Skoda Favorit Type 781 - 1987-1995

Skoda Favorit Type 781 - 1987-1995

Chris Randall marks 35 years since a modest Skoda hatchback appeared, which would be the start of much greater things for the historic car maker.


TAILGATE OLD FAVORIT

We remember an all-but-forgotten Skoda which played an important part in modern automotive history.


It’s not often that we get to celebrate an old Skoda here at CCM, but that it effectively marked a turning point in the story of the historic car maker makes it worth remembering. It would go on sale just a few years before the company founded by Václav Laurin and Václav Klement was assimilated into the Volkswagen empire, assuring its continued success and leading to the impressive models Skoda makes today.

The Favorit name had first appeared back in the 1930s, but its second incarnation was a few years in development. The company knew that change was needed, so the decision was taken in 1982 to modernise. The result was the car you see here, the first Skoda with its engine at the front and one with a design described as “state-of-the-art”. That may have been stretching things a little, but Stile Bertone had come up with a neat and inoffensive appearance while the engineering might of Porsche was called upon to assist with development of the engine and suspension, and ‘optimising interior noise’.

Its debut was the International Engineering Fair in Brno on 16 September 1987, with production at Mladá Boleslav getting under way in August the following year. When it landed in the UK its £5000 asking price made it good value when compared with the cheap and cheerful alternatives relied upon by budget-conscious motorists, and while it was never going to blow anyone’s socks off in the desirability stakes it made for a more than capable family car. Power and performance from the 1289cc engine were modest — even in 62bhp form the 0-60mph time was heading for the midteens — but nigh-on 50mpg economy pleased the more parsimonious owners, and there wasn’t a great deal wrong with the ride and handling. Dynamics weren’t exactly cutting-edge but then they didn’t need to be, and a decent showing in rallying added a bit of lustre. As for the interior, well it was as plain and simple as you might have expected. It wasn’t going to win any awards for the quality of the materials, nor the fit and finish, but the fundamentals were right and there was ample space for passengers and luggage. And anyone that required more of the latter could always opt for the estate version that made for an impressively cheap compact load-lugger.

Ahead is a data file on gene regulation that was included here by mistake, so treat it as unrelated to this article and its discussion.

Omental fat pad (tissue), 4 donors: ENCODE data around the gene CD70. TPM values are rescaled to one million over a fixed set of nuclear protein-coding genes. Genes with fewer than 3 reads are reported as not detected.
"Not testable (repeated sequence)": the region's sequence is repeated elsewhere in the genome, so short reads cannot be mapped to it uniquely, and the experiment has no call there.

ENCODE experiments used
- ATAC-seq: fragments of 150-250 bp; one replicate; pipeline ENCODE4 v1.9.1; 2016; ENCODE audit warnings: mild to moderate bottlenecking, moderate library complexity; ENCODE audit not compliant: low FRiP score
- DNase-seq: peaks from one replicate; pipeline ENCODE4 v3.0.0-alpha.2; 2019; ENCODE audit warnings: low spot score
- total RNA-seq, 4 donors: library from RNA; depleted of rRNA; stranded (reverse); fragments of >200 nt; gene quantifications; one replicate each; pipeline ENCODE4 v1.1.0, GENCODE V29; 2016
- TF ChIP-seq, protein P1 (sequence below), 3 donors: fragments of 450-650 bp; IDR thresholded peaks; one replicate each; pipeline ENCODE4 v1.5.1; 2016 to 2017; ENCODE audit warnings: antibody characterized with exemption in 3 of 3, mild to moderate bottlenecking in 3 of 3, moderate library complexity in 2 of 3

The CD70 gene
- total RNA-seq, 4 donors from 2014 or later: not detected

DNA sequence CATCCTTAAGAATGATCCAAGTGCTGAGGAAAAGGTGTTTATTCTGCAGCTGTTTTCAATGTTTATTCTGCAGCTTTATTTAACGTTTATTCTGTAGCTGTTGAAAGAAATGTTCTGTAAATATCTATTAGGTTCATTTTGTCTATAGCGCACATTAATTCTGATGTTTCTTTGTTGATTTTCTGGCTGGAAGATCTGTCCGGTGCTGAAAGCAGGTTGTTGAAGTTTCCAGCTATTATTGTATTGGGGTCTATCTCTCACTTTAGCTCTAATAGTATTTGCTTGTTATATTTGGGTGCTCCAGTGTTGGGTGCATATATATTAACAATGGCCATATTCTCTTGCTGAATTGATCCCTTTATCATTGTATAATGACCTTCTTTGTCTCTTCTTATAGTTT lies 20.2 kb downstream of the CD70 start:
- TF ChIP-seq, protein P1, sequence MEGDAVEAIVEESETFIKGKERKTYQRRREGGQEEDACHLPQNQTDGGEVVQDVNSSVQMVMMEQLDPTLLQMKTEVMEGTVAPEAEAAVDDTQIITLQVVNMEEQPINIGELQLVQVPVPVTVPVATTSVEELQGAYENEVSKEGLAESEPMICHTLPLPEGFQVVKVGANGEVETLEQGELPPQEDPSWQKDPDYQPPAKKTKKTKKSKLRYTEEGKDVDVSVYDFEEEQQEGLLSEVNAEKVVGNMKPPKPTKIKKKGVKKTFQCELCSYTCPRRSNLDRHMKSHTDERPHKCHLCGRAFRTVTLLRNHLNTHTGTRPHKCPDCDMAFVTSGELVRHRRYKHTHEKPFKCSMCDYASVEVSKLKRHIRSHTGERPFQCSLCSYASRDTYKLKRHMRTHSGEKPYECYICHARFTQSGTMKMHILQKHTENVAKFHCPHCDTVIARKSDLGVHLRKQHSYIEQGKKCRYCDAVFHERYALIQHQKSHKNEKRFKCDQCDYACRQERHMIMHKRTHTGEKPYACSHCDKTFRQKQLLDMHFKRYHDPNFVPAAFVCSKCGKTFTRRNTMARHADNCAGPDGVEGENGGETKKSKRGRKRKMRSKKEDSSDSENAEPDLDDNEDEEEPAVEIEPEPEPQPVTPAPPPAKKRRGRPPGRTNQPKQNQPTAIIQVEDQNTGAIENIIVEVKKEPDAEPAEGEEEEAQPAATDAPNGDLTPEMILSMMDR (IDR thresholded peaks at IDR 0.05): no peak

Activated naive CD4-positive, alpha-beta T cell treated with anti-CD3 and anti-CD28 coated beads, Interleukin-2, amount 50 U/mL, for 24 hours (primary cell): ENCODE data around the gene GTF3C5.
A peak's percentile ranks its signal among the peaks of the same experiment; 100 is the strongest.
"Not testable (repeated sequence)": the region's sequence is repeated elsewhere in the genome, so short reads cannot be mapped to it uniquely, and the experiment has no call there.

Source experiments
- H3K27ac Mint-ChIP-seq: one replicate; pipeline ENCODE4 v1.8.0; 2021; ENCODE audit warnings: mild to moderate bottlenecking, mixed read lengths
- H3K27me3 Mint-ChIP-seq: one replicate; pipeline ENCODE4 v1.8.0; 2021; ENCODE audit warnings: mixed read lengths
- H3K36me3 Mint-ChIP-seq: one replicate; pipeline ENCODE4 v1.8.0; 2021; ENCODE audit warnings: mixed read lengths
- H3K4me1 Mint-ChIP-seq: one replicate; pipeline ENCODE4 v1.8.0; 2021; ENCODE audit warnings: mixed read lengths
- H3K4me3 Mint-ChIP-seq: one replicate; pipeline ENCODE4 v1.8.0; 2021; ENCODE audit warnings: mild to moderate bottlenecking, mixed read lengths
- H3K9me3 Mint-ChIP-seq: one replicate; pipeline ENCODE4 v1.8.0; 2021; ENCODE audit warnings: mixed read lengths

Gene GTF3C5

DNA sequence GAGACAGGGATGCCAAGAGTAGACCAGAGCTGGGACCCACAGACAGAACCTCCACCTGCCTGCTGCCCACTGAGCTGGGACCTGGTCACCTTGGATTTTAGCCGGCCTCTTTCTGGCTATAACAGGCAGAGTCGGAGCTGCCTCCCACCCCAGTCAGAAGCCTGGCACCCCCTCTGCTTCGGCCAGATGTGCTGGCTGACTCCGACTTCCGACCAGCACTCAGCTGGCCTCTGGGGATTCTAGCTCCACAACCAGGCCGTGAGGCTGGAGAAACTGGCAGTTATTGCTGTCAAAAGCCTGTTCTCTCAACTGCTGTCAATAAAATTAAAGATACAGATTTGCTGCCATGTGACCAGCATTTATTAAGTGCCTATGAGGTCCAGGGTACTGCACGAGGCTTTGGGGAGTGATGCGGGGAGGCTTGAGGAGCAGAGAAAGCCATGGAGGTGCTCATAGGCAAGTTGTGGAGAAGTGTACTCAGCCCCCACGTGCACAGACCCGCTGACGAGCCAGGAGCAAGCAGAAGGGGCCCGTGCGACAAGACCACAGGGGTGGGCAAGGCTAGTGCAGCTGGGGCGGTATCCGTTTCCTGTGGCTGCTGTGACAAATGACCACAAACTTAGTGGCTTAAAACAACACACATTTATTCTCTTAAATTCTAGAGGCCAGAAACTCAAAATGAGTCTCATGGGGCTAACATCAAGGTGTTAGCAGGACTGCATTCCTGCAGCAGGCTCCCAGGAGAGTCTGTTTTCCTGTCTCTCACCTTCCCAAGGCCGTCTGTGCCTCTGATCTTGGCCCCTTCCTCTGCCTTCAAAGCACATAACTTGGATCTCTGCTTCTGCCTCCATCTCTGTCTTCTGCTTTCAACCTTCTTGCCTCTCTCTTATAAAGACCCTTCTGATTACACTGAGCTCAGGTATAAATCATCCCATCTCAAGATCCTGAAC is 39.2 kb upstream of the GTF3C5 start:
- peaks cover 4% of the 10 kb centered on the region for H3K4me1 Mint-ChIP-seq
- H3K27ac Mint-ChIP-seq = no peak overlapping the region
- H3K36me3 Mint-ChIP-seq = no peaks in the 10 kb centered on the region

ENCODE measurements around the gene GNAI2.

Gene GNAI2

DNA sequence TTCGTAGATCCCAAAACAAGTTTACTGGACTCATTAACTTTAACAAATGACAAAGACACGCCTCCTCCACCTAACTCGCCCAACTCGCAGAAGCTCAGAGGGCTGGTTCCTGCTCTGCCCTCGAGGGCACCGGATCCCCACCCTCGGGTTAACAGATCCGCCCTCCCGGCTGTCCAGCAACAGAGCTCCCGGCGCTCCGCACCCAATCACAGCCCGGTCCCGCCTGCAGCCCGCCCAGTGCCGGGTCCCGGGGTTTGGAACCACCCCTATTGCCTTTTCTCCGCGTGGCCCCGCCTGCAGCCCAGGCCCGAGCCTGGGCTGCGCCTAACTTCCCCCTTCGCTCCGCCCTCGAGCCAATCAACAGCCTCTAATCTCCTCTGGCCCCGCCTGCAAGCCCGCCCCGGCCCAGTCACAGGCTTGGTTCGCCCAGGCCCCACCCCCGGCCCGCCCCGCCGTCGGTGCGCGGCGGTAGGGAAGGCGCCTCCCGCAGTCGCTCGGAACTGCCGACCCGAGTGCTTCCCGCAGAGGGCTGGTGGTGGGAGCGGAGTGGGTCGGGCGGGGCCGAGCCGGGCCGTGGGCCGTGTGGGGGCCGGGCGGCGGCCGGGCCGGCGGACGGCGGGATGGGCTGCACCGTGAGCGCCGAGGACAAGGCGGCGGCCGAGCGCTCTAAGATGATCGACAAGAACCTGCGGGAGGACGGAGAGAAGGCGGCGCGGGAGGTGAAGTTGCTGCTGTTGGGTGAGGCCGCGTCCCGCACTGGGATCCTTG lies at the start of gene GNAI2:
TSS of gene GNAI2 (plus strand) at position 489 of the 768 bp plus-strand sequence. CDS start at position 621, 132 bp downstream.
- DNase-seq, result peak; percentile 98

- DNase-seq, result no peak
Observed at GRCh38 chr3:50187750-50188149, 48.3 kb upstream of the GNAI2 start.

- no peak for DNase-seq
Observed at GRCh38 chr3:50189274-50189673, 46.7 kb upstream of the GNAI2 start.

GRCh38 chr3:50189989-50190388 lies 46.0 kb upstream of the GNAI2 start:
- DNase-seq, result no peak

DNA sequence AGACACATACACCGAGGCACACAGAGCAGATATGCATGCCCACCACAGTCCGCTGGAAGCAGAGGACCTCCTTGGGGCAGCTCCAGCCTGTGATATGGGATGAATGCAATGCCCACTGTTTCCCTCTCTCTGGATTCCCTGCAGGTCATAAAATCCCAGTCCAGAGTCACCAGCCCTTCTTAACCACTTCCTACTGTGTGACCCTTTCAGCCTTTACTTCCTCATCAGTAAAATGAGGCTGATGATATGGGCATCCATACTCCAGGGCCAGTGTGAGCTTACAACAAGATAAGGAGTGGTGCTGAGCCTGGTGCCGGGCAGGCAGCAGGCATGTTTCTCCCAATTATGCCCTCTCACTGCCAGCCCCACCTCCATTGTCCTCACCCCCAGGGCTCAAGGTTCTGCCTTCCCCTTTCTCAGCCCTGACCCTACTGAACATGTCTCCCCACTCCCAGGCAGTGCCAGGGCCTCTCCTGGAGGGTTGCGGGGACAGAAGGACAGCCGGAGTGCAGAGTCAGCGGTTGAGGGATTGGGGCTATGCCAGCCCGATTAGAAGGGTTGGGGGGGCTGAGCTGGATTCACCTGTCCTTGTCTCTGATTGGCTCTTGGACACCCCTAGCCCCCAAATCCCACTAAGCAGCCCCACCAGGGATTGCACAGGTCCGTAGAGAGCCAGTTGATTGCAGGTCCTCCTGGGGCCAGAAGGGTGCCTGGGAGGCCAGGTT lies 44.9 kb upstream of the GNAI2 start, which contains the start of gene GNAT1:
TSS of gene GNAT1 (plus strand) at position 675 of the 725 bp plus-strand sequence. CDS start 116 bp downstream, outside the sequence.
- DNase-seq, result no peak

It was in 1991 that Skoda fell into the welcoming embrace of Volkswagen, an arrangement that quickly bore fruit as the Favorit was treated to raft of quality and safety upgrades that would see it through to the end of production in 1994. Around 783,000 were made with about 50,000 of those finding homes in the UK, and for a car that marked the beginning of Skoda’s modern day fortunes it was an impressive showing. Naturally, a combination of a jokeladen image that was hard to shake off, bargain prices and the rough and tumble of family use ensured that not many of them survived. Only around 85 examples are still on UK roads although it appears that almost 400 are tucked away on SORN, and if you are tempted to indulge in this piece of Skoda history you might be in for a wait.

They aren’t exactly common in the classifieds, although a little while ago one was on offer for the slightly eye-watering sum of £4500. A 1994 model that had covered just 29k miles in the hands of two owners, even its immaculate order surely made that price tag somewhat ambitious. But then again perhaps not. As those in the old car business are fond of saying: find another.

We’d quite understand if the Favorit wasn’t for you, but the next time you read the praise being showered on the latest Skoda just remember that it all began here.

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